A bully’s threats complicate a young baseball lover’s chance to try her hand at announcing.
Baseball may be the milieu—and the author, as part of a network announcing team for the San Francisco Giants, has plenty of specifics to impart about how the game is played and scored—but the real topic here is what girls (or women) who want to be involved in a field usually reserved for boys (or men) will have to endure or overcome. Eleven-year-old Marty is delighted to be asked at the last moment to announce her little brother Mikey’s Little League games, doing a fine job too. But then Sammy “the Smash” Simpson, slugger on a rival team, leaves her in tears (“Girls suck, and you stink as an announcer. Everyone was laughing at how bad you were. Stick to softball”) and doubting herself. Worse, the bully goes on to threaten Mikey with a beating if she doesn’t quit, and even Mikey suggests that her displays of baseball smarts are embarrassing. Marty is made of sterner stuff, though, and after pep talks from teammates and parents, she regains her self-confidence. It’s a purposive tale, only somewhat mitigated by late-inning nuance added to Sammy’s character. In Killoran’s realistic illustrations, Marty and her family look white, but her best friend and many of the players around her do not.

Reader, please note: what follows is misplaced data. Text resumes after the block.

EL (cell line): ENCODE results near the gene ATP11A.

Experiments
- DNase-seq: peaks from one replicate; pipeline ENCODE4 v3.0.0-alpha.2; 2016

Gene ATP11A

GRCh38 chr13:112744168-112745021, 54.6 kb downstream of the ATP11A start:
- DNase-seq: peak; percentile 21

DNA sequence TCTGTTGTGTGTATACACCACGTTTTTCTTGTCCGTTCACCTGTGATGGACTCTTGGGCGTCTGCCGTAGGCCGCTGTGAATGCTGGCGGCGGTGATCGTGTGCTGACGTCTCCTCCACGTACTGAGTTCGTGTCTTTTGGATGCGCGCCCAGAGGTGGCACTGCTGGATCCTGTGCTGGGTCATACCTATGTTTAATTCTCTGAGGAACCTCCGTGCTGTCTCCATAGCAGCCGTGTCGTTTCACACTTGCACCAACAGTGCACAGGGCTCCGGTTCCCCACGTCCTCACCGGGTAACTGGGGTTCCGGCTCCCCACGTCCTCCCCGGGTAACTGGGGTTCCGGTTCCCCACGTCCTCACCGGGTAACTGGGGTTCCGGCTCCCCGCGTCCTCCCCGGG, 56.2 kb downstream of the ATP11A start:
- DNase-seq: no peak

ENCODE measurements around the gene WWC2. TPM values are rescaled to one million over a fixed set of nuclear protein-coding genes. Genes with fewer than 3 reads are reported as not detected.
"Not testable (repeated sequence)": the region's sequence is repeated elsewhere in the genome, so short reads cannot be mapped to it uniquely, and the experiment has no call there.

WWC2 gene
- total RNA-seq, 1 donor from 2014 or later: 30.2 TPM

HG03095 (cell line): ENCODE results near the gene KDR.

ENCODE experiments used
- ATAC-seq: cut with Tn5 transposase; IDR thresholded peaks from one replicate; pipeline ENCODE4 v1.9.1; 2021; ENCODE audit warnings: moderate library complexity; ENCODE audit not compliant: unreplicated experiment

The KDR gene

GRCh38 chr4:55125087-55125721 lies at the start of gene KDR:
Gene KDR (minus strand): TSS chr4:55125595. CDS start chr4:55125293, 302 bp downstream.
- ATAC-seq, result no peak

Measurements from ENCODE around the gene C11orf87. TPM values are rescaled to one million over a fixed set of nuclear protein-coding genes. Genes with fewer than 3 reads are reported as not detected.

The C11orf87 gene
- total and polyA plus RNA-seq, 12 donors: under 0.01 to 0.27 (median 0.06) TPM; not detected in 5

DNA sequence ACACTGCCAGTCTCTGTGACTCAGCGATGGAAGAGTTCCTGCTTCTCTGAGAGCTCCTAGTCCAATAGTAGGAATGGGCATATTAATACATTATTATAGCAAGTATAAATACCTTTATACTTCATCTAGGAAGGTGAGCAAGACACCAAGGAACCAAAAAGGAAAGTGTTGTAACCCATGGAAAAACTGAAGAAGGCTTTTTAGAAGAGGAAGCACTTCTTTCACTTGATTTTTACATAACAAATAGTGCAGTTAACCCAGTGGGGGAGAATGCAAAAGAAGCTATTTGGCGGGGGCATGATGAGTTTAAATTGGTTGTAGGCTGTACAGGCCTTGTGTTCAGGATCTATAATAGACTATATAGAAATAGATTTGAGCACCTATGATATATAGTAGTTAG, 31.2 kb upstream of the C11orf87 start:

Light on actual baseball action, but the empowerment message comes through loud and clear. (author interview) (Fiction. 8-10)